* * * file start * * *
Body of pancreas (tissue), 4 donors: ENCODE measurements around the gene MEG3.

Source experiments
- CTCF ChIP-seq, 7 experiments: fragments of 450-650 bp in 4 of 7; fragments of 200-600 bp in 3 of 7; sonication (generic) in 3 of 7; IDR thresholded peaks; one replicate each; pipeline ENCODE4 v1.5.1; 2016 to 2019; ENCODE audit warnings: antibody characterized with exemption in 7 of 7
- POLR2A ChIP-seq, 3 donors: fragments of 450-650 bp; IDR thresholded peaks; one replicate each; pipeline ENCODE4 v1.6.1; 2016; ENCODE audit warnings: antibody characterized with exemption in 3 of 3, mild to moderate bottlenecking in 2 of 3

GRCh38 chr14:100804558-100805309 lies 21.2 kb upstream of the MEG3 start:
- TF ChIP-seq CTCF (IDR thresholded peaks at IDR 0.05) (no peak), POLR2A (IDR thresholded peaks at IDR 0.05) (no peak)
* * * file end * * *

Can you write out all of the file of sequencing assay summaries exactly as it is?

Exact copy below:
Body of pancreas (tissue), 4 donors: ENCODE measurements around the gene MEG3.

Source experiments
- CTCF ChIP-seq, 7 experiments: fragments of 450-650 bp in 4 of 7; fragments of 200-600 bp in 3 of 7; sonication (generic) in 3 of 7; IDR thresholded peaks; one replicate each; pipeline ENCODE4 v1.5.1; 2016 to 2019; ENCODE audit warnings: antibody characterized with exemption in 7 of 7
- POLR2A ChIP-seq, 3 donors: fragments of 450-650 bp; IDR thresholded peaks; one replicate each; pipeline ENCODE4 v1.6.1; 2016; ENCODE audit warnings: antibody characterized with exemption in 3 of 3, mild to moderate bottlenecking in 2 of 3

GRCh38 chr14:100804558-100805309 lies 21.2 kb upstream of the MEG3 start:
- TF ChIP-seq CTCF (IDR thresholded peaks at IDR 0.05) (no peak), POLR2A (IDR thresholded peaks at IDR 0.05) (no peak)